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Daily BSODs - all F4 stop error - ntoskrnl.exe


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#1 CMCarlin

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Posted 07 March 2014 - 12:14 PM

Hi All,

 

I have a BSOD at least once a day. Occasionally I can go a few days without one if I remember to shut down my computer at night. If I forget, I almost always wake up to a crashed computer.

 

It will also crash on my once in awhile while playing a game (I am almost always playing a game while at the computer thoough). The screen gets distorted with random colors, then crashes.

 

 

Here is my speccy: http://speccy.piriform.com/results/zIdiCau4vvaqrw27XpOf3dX

 

 

here is my bluescreenview export: https://dl.dropboxusercontent.com/u/11031481/Crash%20List.htm

 

 

 

here is a past thread where I had constant random crashes and the community here helped me resolve many of them by helping me install certain hotfixes and driver updates:

 

http://www.bleepingcomputer.com/forums/t/492680/new-pc-loving-it-except-that-it-randomly-hangs-on-sleep-or-gives-me-a-bsod/

 

 

I post that simply for reference so that one may see what I've already done.

 

 

I want to see if I can go without buying a new HDD. I will even resort to a whole new fresh install, but hopefully it won't come to that.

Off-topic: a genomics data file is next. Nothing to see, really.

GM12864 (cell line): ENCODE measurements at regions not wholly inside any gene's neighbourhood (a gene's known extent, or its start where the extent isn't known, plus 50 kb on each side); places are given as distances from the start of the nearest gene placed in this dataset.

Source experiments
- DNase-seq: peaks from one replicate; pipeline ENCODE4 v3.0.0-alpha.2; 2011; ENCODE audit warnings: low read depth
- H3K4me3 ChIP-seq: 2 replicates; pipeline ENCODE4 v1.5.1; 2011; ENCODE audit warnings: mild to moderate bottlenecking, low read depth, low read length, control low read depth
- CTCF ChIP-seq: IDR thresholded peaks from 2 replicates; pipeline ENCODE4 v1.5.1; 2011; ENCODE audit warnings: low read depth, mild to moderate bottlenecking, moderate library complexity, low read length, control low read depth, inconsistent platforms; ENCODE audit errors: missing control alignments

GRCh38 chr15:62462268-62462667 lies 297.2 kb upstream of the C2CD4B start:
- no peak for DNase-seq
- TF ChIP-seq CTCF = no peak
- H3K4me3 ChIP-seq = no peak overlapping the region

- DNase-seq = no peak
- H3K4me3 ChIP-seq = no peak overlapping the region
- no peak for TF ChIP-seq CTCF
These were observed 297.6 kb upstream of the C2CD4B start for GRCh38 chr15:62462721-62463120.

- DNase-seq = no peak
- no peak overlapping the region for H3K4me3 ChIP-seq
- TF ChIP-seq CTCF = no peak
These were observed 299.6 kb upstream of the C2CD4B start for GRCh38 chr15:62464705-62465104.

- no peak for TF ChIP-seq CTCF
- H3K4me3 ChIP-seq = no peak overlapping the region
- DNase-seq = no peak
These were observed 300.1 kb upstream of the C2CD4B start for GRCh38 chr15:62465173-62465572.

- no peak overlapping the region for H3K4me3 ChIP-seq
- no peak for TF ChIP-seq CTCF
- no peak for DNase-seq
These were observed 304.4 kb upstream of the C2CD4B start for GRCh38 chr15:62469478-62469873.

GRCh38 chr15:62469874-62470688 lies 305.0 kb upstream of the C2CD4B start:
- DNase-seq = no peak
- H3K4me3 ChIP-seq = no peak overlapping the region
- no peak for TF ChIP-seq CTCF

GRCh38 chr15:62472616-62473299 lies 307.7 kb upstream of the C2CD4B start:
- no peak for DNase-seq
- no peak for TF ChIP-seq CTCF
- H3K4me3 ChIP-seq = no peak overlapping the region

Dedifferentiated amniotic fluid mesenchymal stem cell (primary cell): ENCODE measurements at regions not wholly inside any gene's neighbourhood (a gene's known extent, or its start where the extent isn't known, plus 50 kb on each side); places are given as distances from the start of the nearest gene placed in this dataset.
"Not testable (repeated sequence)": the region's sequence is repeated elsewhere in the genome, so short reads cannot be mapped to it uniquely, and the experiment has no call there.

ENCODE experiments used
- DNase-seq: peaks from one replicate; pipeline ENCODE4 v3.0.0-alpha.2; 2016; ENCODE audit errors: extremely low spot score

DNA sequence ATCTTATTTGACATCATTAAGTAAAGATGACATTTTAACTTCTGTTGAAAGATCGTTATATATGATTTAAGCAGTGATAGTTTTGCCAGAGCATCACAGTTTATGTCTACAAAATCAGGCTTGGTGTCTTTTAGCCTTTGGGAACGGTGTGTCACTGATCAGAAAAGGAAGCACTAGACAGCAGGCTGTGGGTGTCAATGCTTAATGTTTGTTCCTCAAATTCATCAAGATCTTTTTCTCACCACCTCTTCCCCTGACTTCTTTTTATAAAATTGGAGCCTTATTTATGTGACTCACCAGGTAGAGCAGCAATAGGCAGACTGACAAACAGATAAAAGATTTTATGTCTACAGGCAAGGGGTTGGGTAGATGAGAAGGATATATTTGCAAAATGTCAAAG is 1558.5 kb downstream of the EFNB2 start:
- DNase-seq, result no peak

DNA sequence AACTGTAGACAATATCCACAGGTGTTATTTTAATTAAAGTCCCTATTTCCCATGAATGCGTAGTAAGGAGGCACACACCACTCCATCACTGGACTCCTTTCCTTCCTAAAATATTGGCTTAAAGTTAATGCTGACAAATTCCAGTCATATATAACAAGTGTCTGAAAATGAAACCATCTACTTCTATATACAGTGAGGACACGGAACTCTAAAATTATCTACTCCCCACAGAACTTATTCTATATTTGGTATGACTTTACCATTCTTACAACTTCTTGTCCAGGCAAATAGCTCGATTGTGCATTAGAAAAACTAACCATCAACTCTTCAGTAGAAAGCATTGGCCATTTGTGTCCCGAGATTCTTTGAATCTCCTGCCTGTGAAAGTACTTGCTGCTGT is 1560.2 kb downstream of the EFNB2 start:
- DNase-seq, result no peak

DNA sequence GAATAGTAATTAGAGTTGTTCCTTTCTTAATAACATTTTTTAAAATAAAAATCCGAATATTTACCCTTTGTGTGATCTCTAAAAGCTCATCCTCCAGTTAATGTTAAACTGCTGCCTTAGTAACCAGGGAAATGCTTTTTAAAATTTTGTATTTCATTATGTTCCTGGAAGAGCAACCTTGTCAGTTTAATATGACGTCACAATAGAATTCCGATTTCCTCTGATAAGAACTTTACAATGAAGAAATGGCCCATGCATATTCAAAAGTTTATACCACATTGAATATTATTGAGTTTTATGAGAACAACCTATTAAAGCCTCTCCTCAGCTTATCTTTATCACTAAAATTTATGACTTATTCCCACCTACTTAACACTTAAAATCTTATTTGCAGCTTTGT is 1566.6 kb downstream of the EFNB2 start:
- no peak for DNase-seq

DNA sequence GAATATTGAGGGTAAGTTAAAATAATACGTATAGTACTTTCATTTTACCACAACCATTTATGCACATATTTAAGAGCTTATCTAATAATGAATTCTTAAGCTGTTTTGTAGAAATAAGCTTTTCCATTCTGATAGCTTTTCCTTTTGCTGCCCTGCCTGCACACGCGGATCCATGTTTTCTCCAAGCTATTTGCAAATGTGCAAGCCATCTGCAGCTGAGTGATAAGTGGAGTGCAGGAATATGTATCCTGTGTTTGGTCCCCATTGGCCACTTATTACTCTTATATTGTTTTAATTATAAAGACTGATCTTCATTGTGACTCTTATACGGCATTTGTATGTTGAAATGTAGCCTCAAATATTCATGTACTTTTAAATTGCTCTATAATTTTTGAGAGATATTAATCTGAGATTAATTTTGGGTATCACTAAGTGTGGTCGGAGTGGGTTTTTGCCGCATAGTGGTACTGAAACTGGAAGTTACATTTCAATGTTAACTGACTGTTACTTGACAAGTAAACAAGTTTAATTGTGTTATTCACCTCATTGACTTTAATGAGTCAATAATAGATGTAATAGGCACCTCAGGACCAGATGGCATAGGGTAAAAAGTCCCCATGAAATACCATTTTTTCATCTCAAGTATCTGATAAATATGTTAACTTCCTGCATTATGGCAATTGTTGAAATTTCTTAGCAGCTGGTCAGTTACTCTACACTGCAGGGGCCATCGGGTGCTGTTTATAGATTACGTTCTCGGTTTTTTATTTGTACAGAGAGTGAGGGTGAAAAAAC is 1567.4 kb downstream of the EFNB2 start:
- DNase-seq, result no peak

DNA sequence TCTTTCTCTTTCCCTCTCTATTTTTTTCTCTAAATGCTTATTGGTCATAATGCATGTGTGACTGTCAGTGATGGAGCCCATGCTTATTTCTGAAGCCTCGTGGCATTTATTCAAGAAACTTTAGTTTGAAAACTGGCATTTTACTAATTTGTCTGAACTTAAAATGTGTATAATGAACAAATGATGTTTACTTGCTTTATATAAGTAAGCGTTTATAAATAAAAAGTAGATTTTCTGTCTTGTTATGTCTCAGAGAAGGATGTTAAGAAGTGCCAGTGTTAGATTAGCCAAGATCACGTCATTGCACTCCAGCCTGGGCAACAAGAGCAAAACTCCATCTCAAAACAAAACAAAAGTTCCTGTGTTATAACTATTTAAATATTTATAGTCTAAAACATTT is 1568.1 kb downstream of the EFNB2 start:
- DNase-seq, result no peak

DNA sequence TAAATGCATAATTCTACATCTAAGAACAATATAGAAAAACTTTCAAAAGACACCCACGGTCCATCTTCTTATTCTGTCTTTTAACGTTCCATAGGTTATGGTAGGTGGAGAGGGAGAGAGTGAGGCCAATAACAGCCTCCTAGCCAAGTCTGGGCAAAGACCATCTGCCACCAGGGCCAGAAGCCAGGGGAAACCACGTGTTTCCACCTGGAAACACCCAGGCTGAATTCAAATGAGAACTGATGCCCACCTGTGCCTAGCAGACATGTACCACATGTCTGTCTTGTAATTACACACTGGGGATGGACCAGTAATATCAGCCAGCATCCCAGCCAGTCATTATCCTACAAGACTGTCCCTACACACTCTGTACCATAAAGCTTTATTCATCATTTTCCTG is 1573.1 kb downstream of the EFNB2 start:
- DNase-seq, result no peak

PLease help.

 

Sincerely,

DailyBSOD cmcarlin



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#2 zingo156

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Posted 07 March 2014 - 12:17 PM

Please download and run who crashed:

 

We need to analyze your operating system's crash dump files to further diagnose what could possibly be crashing your computer system.

Please download Who Crashed? and save it to your desktop.

Double click whocrashedSetup.exe and choose Run

On Windows Vista, 7, 8 and 8.1 machines, when User Account Control asks if you wish to install this program, say YES to install the program on your computer.

Program can also be installed by right click and choosing Run As An Administrator.

On the next screen choose Next and accept the agreement.

Install the program in it's default location C:\Program Files\WhoCrashed (If your primary drive is different from C:, choose your primary drive.)

Choose Next and allow program to create a Start Menu Folder called WhoCrashed and click Next.

Allow program to create desktop icon and click Next.

Now Click Install.

Once the program is installed on your computer system, look for the WhoCrashed icon.png desktop Icon and double click it.

Accept the User Account Control request and the program will open on your screen and should look something like this.

whocrashed.png

Next, Click the Analyze button. analyze.png

An Information Window should appear on your screen prompting you to scroll down your screen.

If a report was generated we would like to have a look at this report.